Imatge de l'autor

Paula McLain

Autor/a de The Paris Wife

16+ obres 10,106 Membres 682 Ressenyes 1 preferits

Sobre l'autor

Paula McLain was born in Fresno, California in 1965. After being abandoned by both parents, she and her two sisters became wards of the California Court System and moved in and out of foster homes for the next 14 years. She received a MFA in poetry from the University of Michigan in 1996. She is mostra'n més the author of two collections of poetry entitled Less of Her and Stumble, Gorgeous and a memoir entitled Like Family: Growing up in Other People's Houses. She has also written several novels including A Ticket to Ride, The Paris Wife, and Circling the Sun. She has published individual poems and essays in numerous journals including the Gettysburg Review, Antioch Review, and The New York Times Sunday Magazine. (Bowker Author Biography) mostra'n menys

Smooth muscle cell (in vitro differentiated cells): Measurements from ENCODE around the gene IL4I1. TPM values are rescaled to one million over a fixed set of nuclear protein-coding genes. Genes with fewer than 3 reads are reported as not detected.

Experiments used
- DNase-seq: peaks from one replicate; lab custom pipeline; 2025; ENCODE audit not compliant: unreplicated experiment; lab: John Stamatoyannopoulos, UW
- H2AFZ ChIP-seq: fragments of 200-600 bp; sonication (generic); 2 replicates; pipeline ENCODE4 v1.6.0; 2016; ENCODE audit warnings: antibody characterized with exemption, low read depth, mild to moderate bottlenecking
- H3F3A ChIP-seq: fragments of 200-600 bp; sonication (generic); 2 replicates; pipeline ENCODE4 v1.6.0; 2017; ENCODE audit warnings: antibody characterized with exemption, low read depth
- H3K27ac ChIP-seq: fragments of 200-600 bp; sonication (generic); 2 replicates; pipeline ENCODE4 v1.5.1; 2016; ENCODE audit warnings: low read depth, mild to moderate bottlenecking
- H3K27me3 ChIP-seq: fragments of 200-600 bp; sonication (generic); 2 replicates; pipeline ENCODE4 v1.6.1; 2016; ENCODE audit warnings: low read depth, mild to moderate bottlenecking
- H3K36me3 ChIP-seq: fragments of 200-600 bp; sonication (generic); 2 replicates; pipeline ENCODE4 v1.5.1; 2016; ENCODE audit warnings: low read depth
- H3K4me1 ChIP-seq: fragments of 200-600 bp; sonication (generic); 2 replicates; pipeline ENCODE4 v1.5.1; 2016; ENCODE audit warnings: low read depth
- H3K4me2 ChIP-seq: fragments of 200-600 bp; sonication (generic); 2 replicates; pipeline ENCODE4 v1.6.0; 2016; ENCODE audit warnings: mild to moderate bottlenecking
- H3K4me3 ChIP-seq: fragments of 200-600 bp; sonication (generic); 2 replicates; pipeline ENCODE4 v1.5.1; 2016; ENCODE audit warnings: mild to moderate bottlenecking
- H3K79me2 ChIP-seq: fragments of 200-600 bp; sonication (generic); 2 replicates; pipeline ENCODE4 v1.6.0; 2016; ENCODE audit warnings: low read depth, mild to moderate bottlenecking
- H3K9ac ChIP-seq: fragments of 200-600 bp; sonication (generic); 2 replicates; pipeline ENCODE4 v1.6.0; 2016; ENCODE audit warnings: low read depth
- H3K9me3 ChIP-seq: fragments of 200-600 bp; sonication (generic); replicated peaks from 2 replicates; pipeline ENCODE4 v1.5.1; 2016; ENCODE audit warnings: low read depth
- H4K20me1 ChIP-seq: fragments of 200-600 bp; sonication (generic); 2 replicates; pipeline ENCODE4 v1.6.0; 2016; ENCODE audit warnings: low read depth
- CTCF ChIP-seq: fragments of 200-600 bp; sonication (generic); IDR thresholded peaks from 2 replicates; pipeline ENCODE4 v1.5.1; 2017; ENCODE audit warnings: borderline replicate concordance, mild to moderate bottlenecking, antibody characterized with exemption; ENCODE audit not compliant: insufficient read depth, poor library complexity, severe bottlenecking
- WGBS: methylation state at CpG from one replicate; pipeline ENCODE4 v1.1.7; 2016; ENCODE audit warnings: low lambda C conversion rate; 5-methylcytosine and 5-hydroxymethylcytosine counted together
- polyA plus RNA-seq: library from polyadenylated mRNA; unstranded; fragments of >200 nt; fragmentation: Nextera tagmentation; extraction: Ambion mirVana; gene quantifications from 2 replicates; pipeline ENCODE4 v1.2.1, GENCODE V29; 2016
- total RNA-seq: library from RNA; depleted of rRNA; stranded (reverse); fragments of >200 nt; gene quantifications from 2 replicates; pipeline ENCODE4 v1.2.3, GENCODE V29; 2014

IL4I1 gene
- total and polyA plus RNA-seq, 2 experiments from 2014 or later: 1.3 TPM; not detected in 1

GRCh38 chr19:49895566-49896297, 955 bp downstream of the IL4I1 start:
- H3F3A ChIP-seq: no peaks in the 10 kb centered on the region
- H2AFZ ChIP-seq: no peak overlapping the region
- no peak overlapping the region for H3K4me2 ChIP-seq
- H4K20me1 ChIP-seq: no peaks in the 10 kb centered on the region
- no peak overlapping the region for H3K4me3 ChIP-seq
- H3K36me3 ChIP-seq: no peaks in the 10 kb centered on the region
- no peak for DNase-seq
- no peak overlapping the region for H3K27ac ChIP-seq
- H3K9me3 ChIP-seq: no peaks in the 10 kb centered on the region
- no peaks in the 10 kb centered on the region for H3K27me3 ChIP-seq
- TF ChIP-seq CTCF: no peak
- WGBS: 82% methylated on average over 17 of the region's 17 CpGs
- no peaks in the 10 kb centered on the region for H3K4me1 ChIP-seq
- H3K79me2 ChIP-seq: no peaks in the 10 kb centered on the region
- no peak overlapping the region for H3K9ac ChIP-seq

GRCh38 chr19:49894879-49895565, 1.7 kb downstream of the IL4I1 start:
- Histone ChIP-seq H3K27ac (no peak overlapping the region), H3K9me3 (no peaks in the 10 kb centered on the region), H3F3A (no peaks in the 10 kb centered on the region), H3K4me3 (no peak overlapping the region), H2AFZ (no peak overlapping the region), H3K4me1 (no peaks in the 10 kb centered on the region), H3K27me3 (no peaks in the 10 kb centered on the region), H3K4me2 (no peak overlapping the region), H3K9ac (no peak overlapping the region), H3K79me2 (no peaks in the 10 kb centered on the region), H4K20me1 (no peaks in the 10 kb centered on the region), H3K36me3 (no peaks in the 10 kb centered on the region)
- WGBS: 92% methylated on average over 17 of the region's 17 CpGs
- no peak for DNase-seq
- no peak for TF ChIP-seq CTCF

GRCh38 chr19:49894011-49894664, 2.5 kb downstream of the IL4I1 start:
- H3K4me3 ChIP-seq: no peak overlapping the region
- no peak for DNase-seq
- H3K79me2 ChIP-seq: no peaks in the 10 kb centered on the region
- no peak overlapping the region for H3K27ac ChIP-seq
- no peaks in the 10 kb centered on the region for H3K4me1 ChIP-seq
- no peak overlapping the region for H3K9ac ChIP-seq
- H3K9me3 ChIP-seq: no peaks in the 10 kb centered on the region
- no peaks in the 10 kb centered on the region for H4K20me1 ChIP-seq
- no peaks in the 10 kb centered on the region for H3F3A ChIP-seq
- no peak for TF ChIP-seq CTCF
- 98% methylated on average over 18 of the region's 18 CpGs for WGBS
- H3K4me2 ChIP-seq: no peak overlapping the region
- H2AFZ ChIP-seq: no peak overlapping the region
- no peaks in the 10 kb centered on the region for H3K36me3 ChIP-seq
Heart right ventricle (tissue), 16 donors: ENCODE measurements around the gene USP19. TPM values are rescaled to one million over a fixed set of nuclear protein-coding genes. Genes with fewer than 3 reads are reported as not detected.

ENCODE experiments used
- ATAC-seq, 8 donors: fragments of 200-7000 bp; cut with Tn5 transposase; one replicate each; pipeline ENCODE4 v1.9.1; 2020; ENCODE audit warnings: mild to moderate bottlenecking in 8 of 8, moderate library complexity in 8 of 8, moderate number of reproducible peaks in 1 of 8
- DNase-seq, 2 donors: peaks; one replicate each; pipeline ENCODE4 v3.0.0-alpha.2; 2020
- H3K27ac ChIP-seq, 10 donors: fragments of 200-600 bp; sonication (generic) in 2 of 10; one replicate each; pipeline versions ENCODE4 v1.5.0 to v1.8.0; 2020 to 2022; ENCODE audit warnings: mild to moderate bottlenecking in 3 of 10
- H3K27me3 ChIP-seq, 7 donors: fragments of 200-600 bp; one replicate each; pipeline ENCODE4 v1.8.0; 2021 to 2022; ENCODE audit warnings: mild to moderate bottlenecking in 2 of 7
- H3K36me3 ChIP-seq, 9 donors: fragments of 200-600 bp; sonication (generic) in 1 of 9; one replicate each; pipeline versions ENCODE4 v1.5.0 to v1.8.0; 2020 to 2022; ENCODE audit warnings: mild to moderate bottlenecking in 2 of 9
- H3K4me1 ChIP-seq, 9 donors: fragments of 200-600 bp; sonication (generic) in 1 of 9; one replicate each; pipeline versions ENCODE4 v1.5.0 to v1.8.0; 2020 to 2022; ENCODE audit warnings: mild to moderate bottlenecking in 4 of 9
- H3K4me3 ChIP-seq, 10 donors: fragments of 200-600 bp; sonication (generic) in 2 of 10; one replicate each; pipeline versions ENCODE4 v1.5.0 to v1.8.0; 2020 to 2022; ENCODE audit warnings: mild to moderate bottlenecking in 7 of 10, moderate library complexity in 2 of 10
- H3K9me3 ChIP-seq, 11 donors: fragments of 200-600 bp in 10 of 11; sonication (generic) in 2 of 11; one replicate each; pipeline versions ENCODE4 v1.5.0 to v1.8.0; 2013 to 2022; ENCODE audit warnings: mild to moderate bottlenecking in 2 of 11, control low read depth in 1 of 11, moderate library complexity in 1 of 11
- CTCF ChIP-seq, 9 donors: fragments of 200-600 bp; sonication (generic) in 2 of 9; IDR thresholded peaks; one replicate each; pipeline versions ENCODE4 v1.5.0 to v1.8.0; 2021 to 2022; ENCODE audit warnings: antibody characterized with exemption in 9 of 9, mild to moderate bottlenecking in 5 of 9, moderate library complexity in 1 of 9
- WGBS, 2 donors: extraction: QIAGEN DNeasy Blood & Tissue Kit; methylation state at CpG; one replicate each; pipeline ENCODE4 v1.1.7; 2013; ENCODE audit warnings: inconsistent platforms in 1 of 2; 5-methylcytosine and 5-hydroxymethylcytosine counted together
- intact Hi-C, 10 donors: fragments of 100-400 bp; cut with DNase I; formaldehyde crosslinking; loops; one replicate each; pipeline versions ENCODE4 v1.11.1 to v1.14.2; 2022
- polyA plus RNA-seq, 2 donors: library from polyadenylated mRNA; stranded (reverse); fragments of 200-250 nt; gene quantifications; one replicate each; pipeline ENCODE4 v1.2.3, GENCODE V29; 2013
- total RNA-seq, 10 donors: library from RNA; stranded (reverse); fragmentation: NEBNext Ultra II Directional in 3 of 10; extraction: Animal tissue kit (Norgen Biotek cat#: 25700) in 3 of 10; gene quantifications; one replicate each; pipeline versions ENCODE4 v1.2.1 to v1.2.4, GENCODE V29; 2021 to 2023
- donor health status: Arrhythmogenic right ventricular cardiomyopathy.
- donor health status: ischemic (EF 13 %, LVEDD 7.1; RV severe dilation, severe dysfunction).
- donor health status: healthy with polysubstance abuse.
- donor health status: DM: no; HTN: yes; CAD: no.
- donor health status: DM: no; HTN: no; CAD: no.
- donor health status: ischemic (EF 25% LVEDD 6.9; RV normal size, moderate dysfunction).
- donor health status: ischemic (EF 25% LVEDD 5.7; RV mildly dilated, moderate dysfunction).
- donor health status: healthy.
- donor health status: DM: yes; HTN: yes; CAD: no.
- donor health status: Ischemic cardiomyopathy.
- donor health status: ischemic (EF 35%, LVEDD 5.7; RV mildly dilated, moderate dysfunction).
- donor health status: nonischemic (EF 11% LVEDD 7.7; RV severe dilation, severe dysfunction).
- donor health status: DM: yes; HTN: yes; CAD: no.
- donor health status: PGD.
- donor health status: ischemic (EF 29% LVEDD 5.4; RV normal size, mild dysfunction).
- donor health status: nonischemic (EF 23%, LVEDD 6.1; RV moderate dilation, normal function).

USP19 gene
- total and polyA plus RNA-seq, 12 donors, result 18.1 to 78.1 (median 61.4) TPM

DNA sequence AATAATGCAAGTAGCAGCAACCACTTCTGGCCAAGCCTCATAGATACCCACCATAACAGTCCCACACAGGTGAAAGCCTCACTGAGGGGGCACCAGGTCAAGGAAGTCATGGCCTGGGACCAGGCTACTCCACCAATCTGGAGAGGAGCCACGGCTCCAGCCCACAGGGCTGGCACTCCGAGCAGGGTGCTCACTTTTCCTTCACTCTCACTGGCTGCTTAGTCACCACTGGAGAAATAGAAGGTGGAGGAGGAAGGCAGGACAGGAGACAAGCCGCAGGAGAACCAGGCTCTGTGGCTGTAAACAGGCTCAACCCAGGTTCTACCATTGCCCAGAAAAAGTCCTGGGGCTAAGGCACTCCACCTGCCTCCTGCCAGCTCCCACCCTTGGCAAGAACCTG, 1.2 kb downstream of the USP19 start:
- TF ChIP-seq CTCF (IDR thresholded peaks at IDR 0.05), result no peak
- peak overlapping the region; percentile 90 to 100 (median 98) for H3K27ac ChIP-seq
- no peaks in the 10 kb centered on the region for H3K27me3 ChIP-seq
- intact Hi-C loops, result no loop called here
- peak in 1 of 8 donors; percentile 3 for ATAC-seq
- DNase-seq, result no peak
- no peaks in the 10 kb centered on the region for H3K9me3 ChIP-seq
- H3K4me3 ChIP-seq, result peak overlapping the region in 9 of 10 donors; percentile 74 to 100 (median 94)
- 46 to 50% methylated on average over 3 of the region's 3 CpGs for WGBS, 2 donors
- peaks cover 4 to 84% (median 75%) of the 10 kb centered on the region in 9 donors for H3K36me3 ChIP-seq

Inclou aquests noms: Paula Mc Lain, Paula McLain (Author)

Obres de Paula McLain

The Paris Wife (2011) 6,092 exemplars
Circling the Sun (2015) 1,986 exemplars
When the Stars Go Dark (2021) 855 exemplars
Love and Ruin (2018) 655 exemplars
A Mind of Her Own (2019) 175 exemplars
A Ticket to Ride (2008) 144 exemplars
Stumble, Gorgeous (2005) 12 exemplars
Ash Wednesday (2022) 12 exemplars
Less of Her (1999) 10 exemplars
Something That Cannot Die (2020) 9 exemplars
When the Stars Go Dark (2021) 2 exemplars
Circling the sun 1 exemplars

Obres associades

Aparadors per a una dona (1943) — Introducció, algunes edicions399 exemplars
Stories from Suffragette City (2020) — Col·laborador — 87 exemplars